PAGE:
When I was about 7 years old, I attended synagogue for the first time. I watched my oldest cousin become Bar Mitzvah and this strange feeling came over me. Somehow, I just knew I had to be on that bimah! For the next two years, I nagged and begged my Mom to send me to a religious school. My Mom was single with two kids, working and going to school full-time, so planning my religious education was no easy feat. Finally, I got my wish and we joined a conservative congregation. I relished learning about my Jewish history, studying Hebrew, and singing all of the prayers.
Have you ever heard of a Cantor who cannot hear without hearing aids? For most of my early life, my world of sound was one of great confusion. It took time to reach a diagnosis and a number of surgeries to try to correct. Ultimately, hearing aids were the best option. Miraculously, I sang through all of it. No one quite knows how I sang up such a storm, or how I was able to match pitch, but I believe that something greater than myself has been at work through that journey.
At 11 years old, I joined the “Adult Choir” and have been singing Jewish music ever since. When I sing Jewish music, teach, or study text, I feel a sense of holiness surround me. I feel connected to a place of meaning and spirituality with God at the center. Living a Jewish life, and serving the Jewish community is my life’s passion. I share this amazing Jewish journey with my husband, Moshe. His support and belief in this important work inspire me daily.
What drew you to the cantorate?
I soaked up every opportunity to sing everywhere, including my synagogue, but did not realize I was drawn to the cantorate. I was focused on cultivating my voice; working towards a career as an opera singer. As a young “starving artist” my career was more audition than gigs. Moreover, I felt that something was missing in my life, though I wasn’t sure what it was. After some soul searching, I began teaching at a reform synagogue in the San Fernando Valley, just outside of L.A. When I watched my first student become Bar Mitzvah, I saw a change wash over him, and a sense of accomplishment fill him. It was inspiring. The service ended, his grandmother turned to me and said: “you have a beautiful voice, why are you not a cantor?” That moment, my journey shifted towards my true calling, the cantorate. I am dedicated to creating sacred relationships, and to using my voice as a vessel to help others find their pathways to Judaism.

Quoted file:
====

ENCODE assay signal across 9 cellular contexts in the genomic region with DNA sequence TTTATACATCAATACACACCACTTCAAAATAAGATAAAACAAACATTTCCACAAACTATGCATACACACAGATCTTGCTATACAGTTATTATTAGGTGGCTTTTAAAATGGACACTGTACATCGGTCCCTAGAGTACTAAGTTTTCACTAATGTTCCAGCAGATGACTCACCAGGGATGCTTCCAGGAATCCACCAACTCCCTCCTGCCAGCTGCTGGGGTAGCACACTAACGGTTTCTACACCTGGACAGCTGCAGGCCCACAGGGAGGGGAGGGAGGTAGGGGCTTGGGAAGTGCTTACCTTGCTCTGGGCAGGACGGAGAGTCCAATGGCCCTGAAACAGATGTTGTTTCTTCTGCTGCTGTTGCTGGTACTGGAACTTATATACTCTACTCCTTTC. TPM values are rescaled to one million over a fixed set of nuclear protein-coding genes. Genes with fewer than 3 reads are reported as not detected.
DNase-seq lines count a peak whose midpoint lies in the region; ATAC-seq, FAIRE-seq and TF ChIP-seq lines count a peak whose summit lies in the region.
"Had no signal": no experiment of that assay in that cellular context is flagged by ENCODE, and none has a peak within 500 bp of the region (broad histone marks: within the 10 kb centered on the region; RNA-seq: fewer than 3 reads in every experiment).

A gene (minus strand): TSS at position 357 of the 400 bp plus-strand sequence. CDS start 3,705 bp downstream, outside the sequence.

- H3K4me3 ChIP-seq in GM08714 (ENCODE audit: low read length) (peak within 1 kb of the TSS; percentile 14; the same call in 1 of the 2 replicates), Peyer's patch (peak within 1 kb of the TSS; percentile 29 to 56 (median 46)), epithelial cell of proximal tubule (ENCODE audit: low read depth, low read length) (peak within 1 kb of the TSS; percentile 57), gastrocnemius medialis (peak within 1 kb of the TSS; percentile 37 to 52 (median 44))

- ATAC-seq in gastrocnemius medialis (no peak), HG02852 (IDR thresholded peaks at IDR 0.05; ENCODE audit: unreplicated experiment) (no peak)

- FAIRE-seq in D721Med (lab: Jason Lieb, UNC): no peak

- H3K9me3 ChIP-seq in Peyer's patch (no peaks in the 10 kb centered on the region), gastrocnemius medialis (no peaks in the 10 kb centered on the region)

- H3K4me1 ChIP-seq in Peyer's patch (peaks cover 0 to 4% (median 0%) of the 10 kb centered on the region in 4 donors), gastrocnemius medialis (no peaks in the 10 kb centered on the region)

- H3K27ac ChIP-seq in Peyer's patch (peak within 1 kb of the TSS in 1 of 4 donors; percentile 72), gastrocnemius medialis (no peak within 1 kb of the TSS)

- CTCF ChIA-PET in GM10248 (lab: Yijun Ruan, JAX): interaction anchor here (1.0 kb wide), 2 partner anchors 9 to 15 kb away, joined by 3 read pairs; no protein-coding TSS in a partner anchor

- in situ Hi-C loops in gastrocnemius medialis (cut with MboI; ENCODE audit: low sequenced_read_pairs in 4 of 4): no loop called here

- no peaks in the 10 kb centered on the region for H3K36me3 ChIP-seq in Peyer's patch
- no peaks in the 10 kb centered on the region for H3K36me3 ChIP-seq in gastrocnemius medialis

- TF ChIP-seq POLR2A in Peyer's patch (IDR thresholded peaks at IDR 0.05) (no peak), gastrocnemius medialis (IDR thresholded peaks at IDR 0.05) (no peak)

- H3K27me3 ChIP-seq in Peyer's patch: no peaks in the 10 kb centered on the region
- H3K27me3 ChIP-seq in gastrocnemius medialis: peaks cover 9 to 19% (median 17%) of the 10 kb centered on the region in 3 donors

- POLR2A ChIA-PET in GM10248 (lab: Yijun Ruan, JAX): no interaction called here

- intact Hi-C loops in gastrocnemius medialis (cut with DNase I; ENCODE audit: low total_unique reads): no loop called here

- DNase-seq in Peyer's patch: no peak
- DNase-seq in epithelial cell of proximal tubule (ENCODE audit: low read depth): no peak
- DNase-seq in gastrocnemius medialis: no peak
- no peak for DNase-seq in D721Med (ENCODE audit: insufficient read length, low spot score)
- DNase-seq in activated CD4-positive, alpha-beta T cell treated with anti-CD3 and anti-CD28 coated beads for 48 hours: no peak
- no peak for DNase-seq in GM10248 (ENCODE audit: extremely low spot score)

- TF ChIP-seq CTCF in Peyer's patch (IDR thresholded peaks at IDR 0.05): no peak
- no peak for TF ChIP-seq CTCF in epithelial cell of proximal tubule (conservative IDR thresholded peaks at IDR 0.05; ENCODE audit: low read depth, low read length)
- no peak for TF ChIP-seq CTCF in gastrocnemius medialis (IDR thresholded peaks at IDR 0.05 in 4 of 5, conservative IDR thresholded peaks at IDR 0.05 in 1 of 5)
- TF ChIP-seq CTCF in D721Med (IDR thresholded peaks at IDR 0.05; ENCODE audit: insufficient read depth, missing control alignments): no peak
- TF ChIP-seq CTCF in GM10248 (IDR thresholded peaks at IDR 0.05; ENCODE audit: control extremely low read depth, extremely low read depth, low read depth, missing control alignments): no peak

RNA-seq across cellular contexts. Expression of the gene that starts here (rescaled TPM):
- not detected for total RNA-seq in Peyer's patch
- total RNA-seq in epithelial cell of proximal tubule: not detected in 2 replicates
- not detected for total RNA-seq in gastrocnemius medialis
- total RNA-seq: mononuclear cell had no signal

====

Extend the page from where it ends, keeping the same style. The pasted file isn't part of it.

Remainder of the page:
What is the spiritual background of your early years?
I grew up in a family centered in Jewish holidays and celebration. We were very connected with a conservative synagogue and an active Chavurah. My most cherished memories are of family celebrations. Over big Shabbos dinners, my Mom would share stories of my grandmother and great aunt who used to grind their own horseradish with an old food mill. I remember Passover Seders listening to my grandfather daven the entire Haggadah in Hebrew. On Chanukah, there were latkes, lights and my extended family dressing up to re-enact the story of Chanukah. I carry those holy moments, the smells, the joy of family connection and Jewish celebration into the work I do daily. I spent my first year of seminary living in Israel, and I deepened my relationships with my great aunts and uncles who made Aliyah and grew their families in Israel; dedicated to the lifestyle of traditional Judaism. One day, my great Aunt Shirley z’l, the impetus for all things musical in my family, showed me a faded black and white picture of several Chassidic men dressed in traditional garb. She said to me “these are cousins of yours, they made Aliyah to Israel from Lithuania in the 1800’s and they are all Cantors!” What I especially treasure about my early spiritual background is that sense of connection to my family and my heritage.
What is your academic background?
A Los Angeles “valley girl,” I graduated from the University of Southern California with a Bachelor of Music in Opera. I held residences with Repertory Opera and Contemporary Opera Companies of Los Angeles. I became ordained at HUC-JIR in New York in 2013 and my thesis/recital focused on “Lament as a Doorway to Hope.”
I am an avid reader of fiction and non-fiction. You will often see me running my way through Sandy Springs and Dunwoody, or playing catch in the dog park with Moshe and our poodle, Wally.